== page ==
American Chemical Society
jf8b07087_si_001.pdf (1.72 MB)

Novel α‑1,3/α-1,4-Glucosidase from Aspergillus niger Exhibits Unique Transglucosylation to Generate High Levels of Nigerose and Kojibiose

Download (1.72 MB)
journal contribution
posted on 2019-02-26, 00:00 authored by Min Ma, Masayuki Okuyama, Takayoshi Tagami, Asako Kikuchi, Patcharapa Klahan, Atsuo Kimura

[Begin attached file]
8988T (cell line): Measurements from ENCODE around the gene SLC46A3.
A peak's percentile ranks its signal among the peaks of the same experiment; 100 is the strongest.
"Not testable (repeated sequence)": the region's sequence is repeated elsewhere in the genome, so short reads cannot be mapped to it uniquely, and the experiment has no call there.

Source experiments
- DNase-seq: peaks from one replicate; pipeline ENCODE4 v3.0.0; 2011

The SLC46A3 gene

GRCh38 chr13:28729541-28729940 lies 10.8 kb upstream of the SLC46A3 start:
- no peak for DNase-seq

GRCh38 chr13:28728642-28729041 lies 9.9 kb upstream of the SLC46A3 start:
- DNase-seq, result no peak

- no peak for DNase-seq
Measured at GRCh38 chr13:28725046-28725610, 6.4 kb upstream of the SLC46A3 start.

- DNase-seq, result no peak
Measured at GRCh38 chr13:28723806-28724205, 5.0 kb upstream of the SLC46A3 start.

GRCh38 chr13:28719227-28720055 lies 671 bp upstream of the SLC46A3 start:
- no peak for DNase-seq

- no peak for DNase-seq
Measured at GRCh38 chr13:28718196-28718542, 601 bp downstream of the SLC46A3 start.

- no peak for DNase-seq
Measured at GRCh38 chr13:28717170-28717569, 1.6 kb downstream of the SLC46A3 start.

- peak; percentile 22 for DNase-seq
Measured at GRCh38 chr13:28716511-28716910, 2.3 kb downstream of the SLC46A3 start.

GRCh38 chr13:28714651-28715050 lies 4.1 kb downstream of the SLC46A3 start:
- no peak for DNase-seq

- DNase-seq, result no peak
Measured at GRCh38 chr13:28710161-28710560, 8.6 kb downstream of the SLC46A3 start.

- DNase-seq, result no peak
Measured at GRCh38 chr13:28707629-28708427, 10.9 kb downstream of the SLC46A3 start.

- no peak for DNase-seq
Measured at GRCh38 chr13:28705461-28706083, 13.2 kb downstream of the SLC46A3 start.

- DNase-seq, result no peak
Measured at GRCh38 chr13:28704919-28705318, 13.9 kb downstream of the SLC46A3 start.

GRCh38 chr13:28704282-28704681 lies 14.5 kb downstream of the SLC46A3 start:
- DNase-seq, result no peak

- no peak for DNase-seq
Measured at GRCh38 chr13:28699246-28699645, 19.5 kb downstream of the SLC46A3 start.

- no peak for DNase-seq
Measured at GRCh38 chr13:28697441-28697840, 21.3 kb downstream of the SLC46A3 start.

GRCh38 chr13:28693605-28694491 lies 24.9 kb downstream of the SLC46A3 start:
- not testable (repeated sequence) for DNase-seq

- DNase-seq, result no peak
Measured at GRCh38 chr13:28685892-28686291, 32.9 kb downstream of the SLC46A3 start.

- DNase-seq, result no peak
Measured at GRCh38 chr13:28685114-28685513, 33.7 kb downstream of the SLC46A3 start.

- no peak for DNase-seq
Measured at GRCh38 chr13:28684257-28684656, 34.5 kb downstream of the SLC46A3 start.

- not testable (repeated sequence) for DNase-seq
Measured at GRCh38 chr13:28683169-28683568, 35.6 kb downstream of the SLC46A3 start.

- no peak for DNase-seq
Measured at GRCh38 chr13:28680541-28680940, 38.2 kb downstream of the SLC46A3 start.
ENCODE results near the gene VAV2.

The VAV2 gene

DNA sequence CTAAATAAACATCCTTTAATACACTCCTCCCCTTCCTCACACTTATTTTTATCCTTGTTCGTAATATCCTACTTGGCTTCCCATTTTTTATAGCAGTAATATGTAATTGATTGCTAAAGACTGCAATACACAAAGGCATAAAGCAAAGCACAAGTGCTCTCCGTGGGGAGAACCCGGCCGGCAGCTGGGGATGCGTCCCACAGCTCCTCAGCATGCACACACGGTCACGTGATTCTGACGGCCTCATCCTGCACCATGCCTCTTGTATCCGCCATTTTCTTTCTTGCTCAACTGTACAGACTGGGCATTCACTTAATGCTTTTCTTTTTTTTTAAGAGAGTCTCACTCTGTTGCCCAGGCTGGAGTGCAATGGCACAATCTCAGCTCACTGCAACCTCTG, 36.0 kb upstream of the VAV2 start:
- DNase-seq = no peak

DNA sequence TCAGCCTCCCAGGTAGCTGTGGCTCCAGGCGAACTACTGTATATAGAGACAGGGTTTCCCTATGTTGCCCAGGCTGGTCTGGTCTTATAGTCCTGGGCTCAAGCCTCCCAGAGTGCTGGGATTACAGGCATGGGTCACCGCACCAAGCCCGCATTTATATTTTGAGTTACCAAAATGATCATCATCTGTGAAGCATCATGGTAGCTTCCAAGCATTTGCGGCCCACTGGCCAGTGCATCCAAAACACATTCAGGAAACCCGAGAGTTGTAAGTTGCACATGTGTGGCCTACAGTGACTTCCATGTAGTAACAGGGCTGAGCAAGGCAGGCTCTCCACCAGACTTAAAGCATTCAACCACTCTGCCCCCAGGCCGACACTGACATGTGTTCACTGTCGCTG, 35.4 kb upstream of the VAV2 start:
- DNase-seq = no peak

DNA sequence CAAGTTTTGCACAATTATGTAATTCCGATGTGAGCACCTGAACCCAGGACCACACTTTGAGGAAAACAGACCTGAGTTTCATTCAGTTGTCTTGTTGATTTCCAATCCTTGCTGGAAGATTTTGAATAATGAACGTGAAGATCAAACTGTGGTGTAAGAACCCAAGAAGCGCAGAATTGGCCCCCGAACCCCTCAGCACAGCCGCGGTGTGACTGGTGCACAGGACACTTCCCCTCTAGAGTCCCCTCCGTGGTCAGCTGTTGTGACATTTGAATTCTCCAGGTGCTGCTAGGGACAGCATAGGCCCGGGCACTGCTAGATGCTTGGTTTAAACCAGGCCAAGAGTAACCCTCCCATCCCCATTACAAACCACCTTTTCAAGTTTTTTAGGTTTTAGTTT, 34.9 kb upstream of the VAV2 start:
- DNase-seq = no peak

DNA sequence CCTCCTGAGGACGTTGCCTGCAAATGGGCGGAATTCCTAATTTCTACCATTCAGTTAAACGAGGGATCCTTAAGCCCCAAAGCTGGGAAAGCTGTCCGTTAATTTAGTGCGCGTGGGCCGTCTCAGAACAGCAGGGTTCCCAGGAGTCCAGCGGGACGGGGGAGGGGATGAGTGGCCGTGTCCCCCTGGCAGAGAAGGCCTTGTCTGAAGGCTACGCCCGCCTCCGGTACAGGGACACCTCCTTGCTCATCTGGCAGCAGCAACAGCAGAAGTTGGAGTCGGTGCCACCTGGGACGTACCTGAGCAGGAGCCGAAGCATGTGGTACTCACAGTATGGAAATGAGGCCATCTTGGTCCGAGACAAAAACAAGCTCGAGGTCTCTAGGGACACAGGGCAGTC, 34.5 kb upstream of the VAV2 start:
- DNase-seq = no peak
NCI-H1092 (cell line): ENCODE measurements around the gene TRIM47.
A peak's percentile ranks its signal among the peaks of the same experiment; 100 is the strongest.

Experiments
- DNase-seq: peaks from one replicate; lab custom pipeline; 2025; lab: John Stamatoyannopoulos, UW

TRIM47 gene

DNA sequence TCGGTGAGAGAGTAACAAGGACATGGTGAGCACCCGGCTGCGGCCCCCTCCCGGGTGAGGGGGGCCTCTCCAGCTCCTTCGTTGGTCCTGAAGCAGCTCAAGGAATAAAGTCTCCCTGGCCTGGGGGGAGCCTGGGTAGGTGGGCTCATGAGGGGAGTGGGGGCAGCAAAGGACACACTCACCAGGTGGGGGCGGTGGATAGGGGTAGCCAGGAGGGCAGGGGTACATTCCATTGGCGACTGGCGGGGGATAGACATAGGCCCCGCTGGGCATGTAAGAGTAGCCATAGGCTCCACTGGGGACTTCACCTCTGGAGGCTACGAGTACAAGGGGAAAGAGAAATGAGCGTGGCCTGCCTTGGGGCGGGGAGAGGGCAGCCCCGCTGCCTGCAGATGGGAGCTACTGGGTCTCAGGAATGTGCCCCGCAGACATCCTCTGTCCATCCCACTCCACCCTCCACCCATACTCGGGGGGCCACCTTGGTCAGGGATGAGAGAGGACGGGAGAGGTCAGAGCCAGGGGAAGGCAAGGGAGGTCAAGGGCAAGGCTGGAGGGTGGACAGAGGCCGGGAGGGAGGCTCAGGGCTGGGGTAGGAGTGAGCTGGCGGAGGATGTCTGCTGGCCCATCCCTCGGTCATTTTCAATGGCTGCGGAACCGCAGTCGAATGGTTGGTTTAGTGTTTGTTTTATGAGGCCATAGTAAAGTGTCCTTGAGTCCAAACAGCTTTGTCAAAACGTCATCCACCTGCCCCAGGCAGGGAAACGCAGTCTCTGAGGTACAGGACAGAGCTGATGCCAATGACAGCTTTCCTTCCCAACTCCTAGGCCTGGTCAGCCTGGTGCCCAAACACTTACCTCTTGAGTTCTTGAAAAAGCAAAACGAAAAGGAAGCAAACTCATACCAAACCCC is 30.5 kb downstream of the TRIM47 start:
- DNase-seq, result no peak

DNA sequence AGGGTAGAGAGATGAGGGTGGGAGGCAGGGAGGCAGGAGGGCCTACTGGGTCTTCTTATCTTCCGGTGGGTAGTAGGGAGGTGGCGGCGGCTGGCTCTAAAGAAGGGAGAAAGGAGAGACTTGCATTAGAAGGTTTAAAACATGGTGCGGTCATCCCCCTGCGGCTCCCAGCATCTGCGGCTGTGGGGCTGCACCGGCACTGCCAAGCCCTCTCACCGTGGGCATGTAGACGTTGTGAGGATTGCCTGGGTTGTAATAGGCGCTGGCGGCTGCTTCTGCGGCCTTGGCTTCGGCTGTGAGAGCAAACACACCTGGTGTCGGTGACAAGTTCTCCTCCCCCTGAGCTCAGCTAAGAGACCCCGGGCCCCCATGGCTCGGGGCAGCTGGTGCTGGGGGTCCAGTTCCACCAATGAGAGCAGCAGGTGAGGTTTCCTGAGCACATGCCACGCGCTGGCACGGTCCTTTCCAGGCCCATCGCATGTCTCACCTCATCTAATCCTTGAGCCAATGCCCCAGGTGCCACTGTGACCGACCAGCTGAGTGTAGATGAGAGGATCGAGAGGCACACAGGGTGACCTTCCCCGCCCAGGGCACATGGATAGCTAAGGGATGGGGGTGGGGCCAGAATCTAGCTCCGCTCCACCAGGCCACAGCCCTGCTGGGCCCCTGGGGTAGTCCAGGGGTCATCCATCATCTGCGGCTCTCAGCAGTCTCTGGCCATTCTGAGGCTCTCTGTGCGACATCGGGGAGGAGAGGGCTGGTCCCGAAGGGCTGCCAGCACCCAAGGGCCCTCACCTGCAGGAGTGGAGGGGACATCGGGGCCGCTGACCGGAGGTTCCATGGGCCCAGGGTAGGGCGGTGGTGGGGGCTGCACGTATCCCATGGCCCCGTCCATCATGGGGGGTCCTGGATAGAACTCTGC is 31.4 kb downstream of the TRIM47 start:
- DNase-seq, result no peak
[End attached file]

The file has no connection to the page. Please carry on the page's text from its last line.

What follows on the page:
α-Glucosidase from Aspergillus niger (AgdA; typical α-1,4-glucosidase) is known to industrially produce α-(1→6)-glucooligosaccharides. This fungus also has another α-glucosidase-like protein, AgdB. To learn its function, wild-type AgdB was expressed in Pichia pastoris. However, the enzyme displayed two electrophoretic forms due to heterogeneity of N-glycosylation at Asn354. The deglycosylation mutant N354D shared the same properties with wild-type AgdB. N354D demonstrated hydrolytic specificity toward α-(1→3)- and α-(1→4)-glucosidic linkages, indicating that AgdB is an α-1,3-/α-1,4-glucosidase. N354D-catalyzed transglucosylation from maltose was analyzed in short- and long-term reactions, enabling us to learn the transglucosylation specificity and product accumulation, respectively. A short-term reaction (<15 min) synthesized 3II-O-α-glucosyl-maltose and maltotriose, indicating α-1,3-/α-1,4-transferring specificity. A long-term reaction (<24 h) accumulated kojibiose and nigerose using formed glucose as an acceptor substrate. AgdA and AgdB are distinct α-glucosidases. At a high concentration of glucose added exogenously, AgdB largely generated the rare sugars kojibiose and nigerose (exhibiting beneficial physiological functions) with 19% and 24% yields from maltose, respectively.